I love writing about my life. Even if some of the stories are perhaps, somewhat exaggerated, the King Kong hats are well, my imagination working overtime (I should go into marketing for these people)anyway, so maybe some things I write are more fantasy than reality, or so real the character becomes someone else, or they're the way I picture a perfect birthday party to be. They are my stories. The only difference between fiction and nonfiction is how I say it, oh, and whose name I use.


Blogger Dana said...

I came across your blog by chance and found your style fascinating. I have written fiction and non-... Your last sentence was great. "The only difference between fiction and nonfiction is how I say it, oh, and whose name I use." I remember an editor somewhere saying that every writer's first novel is thinly veiled autobiography. Amusing, but that is not true for every writer.

I really agree with the notion that writing memoir or autobiographical stories obligates the writer to make her or himself the main character. And like the main character in fiction, that author/character should grow, develop, change, and the writing will then show the reader how she or he became the person she or he is.

Fascinating? It obligates us memoirists to do more than record anecdotes in which we were participants or observers. What did the event do to, for, with the author?

Anyway, keep writing. Cheers!

Sat Jul 08, 02:08:00 am GMT-4  
Blogger Nance Knauer said...

I see a lot of truth here. And yes to the idea that writers sometimes create drama in their own lives to find their way into a story. I believe we're always sifting through the ashes of our own emotional fires to search for any live coals, some little spark that will lead us to an opening sentence.

Sat Jul 08, 09:24:00 am GMT-4  
Blogger Patricia said...

hi, I just woke up, it's nooon!!! oh god, and the sun is shining and thank you soooo much for reading this..xoxoox

Sat Jul 08, 03:17:00 pm GMT-4  
Blogger jmmfaria said...

Yes, I read this piece again and again, and I think it may be one of your best. It has so many layers of meaning below the surface that one can't help but admire the words chosen and the exquisite way you use them. This is a thrilling piece of writing to be savored over a glass of Dao red wine while smiling all the way to a picnic of one, and all.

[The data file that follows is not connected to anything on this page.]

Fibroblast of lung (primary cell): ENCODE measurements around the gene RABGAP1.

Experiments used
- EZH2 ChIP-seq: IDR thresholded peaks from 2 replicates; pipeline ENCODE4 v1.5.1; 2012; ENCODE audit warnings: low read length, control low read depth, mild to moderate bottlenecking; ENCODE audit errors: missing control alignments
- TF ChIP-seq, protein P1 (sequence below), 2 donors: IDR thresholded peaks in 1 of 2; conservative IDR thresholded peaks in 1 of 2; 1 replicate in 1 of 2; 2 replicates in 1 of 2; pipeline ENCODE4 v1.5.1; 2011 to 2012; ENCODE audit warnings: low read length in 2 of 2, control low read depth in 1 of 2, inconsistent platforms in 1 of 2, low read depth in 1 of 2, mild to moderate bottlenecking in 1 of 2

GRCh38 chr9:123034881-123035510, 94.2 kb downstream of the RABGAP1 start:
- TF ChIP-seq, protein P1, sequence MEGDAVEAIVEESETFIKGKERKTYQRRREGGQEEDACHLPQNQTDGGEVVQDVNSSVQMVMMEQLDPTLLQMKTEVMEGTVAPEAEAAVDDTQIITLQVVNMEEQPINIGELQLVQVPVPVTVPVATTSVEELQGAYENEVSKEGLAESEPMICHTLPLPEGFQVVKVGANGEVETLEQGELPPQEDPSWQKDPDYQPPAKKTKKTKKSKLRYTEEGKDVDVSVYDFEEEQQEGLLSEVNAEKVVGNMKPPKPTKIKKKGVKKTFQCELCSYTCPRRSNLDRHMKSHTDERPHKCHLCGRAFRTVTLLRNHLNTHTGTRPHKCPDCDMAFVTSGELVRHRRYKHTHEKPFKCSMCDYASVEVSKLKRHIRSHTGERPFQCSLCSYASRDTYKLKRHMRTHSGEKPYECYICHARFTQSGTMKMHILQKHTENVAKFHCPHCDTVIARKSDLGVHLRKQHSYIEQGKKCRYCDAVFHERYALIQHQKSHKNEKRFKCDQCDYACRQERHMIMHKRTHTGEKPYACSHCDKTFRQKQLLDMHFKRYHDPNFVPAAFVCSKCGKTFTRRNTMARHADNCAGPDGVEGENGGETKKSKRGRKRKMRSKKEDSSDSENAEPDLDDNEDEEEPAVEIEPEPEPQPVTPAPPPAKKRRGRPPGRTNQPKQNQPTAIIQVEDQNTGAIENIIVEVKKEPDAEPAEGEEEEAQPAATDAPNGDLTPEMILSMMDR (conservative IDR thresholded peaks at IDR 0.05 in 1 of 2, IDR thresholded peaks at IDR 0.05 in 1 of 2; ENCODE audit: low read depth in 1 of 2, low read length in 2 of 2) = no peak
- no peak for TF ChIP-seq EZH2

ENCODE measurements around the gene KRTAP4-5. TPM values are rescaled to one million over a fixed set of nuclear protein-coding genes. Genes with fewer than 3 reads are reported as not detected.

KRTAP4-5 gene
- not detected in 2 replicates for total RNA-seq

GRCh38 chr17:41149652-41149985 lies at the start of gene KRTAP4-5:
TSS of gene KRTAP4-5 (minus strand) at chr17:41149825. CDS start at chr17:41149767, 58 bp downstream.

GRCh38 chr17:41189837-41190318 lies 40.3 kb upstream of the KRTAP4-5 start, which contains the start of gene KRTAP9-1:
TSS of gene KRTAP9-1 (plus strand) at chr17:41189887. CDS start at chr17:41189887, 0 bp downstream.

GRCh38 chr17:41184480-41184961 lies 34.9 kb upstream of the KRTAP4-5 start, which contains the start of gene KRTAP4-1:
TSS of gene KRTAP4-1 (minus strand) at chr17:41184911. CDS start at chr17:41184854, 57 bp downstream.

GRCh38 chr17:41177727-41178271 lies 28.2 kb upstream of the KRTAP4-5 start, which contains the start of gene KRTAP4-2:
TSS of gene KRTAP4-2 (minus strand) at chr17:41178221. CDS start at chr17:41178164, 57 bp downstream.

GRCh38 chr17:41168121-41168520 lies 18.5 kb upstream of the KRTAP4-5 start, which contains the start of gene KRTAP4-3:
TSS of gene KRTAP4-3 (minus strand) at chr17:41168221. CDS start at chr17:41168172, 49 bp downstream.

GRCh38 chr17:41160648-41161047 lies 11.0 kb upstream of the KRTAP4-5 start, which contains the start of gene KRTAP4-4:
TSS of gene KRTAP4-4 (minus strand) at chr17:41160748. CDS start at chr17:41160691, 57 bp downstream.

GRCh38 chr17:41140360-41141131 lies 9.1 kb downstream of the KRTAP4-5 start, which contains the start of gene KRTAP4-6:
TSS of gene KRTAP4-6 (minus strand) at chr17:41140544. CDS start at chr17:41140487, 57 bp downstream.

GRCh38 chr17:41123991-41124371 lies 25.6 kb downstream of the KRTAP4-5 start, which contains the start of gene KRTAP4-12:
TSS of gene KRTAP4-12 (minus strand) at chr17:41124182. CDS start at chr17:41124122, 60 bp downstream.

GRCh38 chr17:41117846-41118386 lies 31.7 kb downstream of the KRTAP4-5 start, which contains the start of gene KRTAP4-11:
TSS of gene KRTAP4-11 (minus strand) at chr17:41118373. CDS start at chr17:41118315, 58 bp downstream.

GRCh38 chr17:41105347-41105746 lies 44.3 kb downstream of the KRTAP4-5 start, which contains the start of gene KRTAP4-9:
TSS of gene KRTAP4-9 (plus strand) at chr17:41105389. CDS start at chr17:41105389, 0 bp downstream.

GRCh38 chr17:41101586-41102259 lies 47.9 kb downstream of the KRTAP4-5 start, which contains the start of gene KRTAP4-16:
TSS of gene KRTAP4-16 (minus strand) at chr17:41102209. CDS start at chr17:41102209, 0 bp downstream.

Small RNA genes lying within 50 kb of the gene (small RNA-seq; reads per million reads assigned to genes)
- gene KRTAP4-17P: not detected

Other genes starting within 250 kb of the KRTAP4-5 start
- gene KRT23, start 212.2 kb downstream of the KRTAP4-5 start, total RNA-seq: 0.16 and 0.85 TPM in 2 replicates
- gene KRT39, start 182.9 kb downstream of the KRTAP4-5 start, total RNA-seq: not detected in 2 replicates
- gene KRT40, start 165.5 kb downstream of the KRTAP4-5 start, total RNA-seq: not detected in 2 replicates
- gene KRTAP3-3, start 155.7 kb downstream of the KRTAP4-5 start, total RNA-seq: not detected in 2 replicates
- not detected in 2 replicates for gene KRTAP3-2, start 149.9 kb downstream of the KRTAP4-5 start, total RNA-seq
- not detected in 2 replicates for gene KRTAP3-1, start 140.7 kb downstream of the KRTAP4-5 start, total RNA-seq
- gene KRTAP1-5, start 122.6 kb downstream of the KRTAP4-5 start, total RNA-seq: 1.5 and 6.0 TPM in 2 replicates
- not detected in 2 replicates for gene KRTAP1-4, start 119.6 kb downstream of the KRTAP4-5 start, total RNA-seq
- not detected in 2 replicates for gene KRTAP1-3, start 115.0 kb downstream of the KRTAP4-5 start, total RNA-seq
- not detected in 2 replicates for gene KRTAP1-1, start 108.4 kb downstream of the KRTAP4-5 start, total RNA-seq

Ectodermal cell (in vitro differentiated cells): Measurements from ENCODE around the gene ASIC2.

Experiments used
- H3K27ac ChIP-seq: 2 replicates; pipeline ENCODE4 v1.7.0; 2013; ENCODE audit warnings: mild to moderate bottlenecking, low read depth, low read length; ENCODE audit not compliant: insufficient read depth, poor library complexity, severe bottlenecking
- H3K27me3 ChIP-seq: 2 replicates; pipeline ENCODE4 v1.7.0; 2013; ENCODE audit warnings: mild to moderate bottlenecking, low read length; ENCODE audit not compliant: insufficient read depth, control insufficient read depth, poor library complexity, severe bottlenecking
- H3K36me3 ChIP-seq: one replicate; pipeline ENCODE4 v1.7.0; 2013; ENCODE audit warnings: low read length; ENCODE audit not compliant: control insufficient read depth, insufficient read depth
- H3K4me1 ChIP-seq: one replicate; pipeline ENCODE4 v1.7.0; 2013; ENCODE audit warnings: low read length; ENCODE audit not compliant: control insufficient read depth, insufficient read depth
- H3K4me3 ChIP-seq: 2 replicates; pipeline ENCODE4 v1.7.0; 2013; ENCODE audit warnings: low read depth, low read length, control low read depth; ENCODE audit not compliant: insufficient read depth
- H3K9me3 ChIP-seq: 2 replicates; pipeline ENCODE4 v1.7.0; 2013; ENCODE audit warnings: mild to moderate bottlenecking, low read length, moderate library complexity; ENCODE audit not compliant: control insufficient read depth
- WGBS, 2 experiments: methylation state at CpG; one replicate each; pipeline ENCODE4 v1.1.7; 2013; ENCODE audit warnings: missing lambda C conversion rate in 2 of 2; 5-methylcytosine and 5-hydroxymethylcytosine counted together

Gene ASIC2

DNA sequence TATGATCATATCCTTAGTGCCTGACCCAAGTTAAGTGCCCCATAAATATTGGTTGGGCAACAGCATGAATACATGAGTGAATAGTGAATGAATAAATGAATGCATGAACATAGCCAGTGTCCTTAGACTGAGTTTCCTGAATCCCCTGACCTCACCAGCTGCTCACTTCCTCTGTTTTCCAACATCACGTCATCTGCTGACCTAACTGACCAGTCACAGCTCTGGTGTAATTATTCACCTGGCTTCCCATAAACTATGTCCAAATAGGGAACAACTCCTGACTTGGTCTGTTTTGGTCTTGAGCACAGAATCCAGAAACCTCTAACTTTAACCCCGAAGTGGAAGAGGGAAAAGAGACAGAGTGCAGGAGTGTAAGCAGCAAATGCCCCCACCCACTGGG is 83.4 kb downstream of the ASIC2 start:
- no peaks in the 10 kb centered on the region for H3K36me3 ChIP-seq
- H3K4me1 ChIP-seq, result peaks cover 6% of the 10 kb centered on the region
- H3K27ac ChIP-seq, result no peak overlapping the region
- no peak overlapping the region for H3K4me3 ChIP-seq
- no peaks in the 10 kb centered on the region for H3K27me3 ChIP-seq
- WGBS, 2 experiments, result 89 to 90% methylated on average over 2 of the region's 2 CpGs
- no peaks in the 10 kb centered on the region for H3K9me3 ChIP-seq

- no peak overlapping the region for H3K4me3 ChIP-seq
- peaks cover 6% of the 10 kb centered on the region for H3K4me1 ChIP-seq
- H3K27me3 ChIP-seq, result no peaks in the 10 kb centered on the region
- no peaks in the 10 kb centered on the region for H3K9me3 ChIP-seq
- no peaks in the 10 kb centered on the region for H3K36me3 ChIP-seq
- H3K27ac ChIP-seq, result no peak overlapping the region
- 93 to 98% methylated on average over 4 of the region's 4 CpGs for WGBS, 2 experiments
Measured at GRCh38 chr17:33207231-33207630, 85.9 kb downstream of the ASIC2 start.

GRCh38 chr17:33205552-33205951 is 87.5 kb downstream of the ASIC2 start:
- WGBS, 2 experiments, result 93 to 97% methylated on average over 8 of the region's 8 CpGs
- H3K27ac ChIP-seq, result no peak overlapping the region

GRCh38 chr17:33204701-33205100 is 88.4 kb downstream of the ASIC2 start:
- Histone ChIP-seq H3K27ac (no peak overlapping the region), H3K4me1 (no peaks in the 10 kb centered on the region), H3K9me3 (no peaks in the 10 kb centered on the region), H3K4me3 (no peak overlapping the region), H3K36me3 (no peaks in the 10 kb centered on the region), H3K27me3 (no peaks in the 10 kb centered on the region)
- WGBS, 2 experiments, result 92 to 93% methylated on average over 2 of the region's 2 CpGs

Fiction is a lie, upon lie about the truth.

Write what you know. We do, damn it, we live it everyday until it hurts, makes us smile, frown, laugh or cry.

Thanks for the smiles, Patricia

Sat Jul 08, 06:01:00 pm GMT-4  
Blogger Patricia said...

Thank you Joe, I'm happy you're smiling...xoxo just started reading a wonderful novel today and I'm anxious to read more, maybe fiction is the way to go..thank you for everything, xoxoxo

Sat Jul 08, 07:44:00 pm GMT-4  
Blogger Tricia Dower said...

I agree with Joe. This is one of your best. You write from the heart, girl. It's a gift.

Mon Jul 10, 01:10:00 pm GMT-4  
Blogger Patricia said...

thank you tricia...and have to come here, I'm to tired to go there...please...come visit.okay? one of my days off before the end of summer..xoxooxox

Tue Jul 11, 05:11:00 am GMT-4  
Blogger craig said...

A beautifully evocative piece, Patricia. I could honestly feel the squoosh of those candles. I know what you mean about being on the alert for a story (both internally and externally) - often when a friend is telling me a story, I'm thinking, "can I use this?" A nasty habit actually.

Love your writing.

Tue Jul 11, 09:57:00 am GMT-4  
Blogger Patricia said...

I'm so there Craig, I carry around a notebook and "steal" little tidbits here and there...thanks xox

Tue Jul 11, 01:40:00 pm GMT-4